Every time I hear a report of a toddler being bitten by a dog my heart sinks.
The trauma for the child, the parents, and more often than not the family or friends who owned the dog is unimaginable. And of course, it often leads to the death of the dog involved.
My other concern is that each time there’s a highly publicised attack on a child, the first reaction is a call to tighten legislation on “dangerous dogs”.
While it’s understandable that the public wants to feel safe, regulation alone won’t achieve this. Education about responsible pet ownership has to be part of the solution because just about any dog can be dangerous given the right – or rather wrong – set of circumstances.
When my kids were little we had cats, although I always hankered after a dog as well. I’ve had big dogs all my life, but my husband was a bit concerned about getting one while the kids were small.
As the CEO of Lort Smith Animal Hospital, I see a lot of dogs who have been surrendered to us because of changes in family structure. And in fact one of our shelter dogs, Brock, played a big part in making our family more dog friendly. Brock had a lot of medical problems, so we fostered him while he was healing. Because he had to have so much treatment, he was very used to being handled and nothing phased him, which meant he was a great trainer for the kids.
As our house backs onto a dog park we had frequent interactions with the local dog community, so the children mixed with a variety of dogs and learnt to respect them and also to be comfortable around them.
It’s important that children understand how to interact with dogs. Toddlers make up by far the largest number of dog bite victims. When you see their automatic reaction to a dog, you can understand why this can be interpreted by the dog as a threat. They want to throw their arms around the dog, bury their face in its fur, climb on its back – from the dog’s point of view, these are all the same sort of things a predator might do!
I’ve tried to teach the children not to approach strange dogs or pat them without permission, but at the same time, encourage them to care for animals and not fear them.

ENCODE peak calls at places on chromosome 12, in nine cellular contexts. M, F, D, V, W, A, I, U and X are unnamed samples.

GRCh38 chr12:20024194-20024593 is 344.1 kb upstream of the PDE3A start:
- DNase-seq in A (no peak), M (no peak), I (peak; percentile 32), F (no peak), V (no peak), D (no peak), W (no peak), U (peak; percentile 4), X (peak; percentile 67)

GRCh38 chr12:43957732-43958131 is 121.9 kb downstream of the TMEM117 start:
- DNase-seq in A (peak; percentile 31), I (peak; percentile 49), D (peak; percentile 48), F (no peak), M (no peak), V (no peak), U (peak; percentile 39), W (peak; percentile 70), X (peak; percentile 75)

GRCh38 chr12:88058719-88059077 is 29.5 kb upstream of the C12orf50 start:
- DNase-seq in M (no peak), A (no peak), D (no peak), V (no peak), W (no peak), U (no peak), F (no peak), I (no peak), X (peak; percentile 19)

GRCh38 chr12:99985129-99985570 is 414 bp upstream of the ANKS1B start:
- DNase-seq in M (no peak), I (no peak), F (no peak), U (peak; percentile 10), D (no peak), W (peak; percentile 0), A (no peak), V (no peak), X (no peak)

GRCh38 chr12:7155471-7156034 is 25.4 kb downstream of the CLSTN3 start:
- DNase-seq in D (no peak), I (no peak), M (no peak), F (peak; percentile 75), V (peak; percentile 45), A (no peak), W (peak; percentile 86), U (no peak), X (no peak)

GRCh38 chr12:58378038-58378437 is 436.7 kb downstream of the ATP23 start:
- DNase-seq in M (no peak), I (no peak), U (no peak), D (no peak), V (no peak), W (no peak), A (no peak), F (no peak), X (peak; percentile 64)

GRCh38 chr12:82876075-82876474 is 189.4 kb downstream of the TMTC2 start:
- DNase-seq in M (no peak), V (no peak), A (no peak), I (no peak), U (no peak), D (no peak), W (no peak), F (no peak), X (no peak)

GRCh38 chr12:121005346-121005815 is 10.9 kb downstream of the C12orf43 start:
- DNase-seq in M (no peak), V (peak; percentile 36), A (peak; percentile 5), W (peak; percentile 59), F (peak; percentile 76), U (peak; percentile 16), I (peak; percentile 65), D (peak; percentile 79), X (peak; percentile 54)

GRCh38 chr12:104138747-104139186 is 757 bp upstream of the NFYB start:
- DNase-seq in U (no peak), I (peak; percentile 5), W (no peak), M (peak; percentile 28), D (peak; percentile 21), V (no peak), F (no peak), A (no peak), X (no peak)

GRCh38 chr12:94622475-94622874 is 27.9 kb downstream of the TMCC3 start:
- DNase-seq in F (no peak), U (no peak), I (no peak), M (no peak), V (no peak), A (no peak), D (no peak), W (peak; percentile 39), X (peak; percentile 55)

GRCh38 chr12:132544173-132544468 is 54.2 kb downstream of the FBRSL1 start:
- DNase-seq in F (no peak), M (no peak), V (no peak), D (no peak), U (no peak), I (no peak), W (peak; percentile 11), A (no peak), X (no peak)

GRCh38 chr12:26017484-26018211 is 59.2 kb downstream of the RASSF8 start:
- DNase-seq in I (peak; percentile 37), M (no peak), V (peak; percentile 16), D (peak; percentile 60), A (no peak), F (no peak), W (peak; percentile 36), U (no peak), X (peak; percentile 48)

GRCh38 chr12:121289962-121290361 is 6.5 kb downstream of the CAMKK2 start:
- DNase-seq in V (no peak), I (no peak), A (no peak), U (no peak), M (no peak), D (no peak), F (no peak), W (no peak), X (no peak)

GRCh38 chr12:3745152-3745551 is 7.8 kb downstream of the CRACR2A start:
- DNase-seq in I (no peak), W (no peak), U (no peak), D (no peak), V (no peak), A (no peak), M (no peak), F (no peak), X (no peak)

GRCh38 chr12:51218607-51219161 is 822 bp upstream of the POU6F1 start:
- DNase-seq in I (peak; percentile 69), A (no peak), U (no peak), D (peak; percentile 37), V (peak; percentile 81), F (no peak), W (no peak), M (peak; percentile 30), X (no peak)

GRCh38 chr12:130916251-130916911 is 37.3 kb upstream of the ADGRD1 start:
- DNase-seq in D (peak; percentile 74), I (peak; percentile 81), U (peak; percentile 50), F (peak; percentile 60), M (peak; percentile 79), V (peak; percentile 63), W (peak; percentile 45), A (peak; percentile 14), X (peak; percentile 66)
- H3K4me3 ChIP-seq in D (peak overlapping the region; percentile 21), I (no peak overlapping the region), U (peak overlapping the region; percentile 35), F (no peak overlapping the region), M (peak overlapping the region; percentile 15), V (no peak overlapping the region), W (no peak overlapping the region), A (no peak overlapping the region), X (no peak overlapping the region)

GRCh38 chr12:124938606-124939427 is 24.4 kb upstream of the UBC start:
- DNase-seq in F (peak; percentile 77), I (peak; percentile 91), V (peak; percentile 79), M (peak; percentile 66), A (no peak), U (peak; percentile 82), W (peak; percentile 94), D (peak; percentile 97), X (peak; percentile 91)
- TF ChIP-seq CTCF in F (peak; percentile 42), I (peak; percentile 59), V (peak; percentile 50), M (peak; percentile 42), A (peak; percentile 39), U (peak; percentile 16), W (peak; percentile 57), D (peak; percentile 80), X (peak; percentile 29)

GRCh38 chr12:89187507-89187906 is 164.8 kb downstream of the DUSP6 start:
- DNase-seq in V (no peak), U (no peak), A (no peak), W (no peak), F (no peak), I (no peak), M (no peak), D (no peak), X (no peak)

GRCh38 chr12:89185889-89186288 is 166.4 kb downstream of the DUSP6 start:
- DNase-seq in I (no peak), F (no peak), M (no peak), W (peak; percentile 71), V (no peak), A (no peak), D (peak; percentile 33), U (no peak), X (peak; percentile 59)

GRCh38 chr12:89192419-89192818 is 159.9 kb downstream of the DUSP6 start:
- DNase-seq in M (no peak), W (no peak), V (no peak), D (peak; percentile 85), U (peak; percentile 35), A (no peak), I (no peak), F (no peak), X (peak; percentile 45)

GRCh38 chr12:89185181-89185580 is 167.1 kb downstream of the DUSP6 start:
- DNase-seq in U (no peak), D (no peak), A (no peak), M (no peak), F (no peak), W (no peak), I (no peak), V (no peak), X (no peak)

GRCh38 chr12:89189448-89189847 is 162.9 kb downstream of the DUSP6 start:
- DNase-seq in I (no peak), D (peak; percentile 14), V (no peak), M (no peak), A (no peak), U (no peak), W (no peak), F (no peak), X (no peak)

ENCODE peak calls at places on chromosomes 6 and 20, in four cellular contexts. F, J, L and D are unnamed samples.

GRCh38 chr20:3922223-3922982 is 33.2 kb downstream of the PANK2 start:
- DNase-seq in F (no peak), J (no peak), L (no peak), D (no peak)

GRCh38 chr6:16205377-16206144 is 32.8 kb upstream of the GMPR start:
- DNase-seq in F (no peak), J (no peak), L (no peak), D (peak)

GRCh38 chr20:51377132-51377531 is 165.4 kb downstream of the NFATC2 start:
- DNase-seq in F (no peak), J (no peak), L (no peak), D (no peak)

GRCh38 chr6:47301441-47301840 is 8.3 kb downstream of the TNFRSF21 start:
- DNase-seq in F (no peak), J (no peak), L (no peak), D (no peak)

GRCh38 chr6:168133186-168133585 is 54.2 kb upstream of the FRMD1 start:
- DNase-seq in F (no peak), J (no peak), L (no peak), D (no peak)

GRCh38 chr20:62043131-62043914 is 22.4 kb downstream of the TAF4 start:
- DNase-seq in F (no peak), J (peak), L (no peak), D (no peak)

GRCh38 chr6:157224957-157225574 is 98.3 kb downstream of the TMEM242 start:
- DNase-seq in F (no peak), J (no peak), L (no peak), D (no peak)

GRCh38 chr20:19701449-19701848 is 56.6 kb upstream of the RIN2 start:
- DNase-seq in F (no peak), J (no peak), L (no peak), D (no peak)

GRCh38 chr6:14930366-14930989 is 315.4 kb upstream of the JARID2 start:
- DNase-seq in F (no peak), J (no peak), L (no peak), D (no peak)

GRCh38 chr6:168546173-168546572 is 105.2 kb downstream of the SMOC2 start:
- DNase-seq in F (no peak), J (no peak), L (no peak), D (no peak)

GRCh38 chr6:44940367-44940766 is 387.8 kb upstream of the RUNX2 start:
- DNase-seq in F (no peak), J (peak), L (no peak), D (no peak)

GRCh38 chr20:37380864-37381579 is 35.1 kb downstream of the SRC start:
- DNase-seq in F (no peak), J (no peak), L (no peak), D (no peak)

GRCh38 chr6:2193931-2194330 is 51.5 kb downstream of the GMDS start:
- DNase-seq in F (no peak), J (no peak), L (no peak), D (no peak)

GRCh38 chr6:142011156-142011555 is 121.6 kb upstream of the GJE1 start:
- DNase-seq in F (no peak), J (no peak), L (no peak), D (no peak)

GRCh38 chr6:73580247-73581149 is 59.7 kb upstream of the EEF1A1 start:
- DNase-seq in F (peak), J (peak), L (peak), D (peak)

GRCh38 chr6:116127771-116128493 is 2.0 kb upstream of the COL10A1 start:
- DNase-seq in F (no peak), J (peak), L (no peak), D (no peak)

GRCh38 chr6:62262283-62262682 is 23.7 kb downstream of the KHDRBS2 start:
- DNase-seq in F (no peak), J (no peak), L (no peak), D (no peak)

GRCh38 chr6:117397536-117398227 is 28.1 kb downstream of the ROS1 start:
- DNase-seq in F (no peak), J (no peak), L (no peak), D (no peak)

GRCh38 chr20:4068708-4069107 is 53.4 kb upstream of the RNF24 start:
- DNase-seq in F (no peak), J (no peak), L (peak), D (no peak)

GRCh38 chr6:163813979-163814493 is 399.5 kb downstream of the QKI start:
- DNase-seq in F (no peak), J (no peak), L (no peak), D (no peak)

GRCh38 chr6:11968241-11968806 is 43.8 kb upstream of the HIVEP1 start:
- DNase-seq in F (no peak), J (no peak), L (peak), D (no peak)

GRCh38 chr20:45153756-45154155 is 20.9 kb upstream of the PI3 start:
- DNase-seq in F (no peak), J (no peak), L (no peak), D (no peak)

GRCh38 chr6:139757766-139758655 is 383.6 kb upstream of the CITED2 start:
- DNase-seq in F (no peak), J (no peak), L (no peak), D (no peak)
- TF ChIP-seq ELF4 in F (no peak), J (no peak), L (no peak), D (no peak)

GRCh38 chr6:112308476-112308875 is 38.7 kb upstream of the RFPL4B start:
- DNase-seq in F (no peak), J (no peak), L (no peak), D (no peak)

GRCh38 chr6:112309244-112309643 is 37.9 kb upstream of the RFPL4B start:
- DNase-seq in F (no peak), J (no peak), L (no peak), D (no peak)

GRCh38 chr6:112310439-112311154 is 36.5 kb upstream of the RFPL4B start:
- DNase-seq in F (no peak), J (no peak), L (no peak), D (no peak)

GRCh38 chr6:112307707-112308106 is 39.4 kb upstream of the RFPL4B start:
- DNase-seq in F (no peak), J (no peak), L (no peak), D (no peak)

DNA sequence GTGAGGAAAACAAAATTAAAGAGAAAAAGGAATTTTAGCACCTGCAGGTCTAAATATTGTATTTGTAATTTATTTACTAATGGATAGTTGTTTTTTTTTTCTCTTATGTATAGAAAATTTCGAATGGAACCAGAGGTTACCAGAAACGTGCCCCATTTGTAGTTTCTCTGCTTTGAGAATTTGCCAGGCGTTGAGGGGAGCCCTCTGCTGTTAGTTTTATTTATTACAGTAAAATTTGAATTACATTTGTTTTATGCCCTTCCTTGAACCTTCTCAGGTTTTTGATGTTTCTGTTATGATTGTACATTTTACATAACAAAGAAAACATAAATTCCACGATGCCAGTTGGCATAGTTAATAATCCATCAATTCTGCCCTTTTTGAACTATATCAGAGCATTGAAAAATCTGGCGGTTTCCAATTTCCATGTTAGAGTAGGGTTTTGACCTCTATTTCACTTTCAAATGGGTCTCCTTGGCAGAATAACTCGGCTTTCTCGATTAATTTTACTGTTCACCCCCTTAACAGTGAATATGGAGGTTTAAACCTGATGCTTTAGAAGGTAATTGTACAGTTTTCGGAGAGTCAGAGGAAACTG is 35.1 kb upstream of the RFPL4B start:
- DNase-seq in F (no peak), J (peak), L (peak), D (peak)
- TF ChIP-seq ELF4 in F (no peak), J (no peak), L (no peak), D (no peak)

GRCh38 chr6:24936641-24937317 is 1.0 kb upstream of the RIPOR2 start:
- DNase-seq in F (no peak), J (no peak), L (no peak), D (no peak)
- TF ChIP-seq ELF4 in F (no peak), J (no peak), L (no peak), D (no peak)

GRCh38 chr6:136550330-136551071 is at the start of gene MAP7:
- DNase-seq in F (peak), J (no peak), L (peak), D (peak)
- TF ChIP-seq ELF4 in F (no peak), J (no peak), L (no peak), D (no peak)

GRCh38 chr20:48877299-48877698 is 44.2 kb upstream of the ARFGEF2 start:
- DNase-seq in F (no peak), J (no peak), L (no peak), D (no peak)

When my youngest child, Will, was 2 years and 3 months, we adopted a dog, Princess Esther the Great, now an integral part of our family. She was the same age as Will and had been given up by a family with kids about the same age as ours. Esther had passed her temperament test with flying colours and was very child-tolerant.
Even so, from the beginning, we set boundaries for the kids and for Esther. During our mealtimes, she is kept out of the house; and even though the kids have the responsibility of feeding her, during her mealtimes, they leave her in peace.
She plays in the yard with Will, but I always keep an eye out. No dog should be left unsupervised with a toddler and I certainly wouldn’t let Will just play like that with a dog I didn’t know.
It’s important not to let social inhibitions get in the way of safety, either. If a friend of Will’s comes around for a play and I don’t like the way they behave around Esther, I’ll make sure they are kept separate. If we go to visit people, and they say “oh, don’t worry, our dog’s fine with kids”, I don’t take their word for it and if I’m not comfortable, I’ll ask them to put the dog in another room. You don’t take chances with your kids.
I think that with dogs, as with kids, genetics plays a small part in bad behaviour. The rest of it comes down to environment and training.
Image credit: petro/123RF Stock Photo
Lort Smith Animal Hospital, North Melbourne, is running a seminar on Parenting and Pets on Thursday September 12. For info, phone 9321 7207 or email email@example.com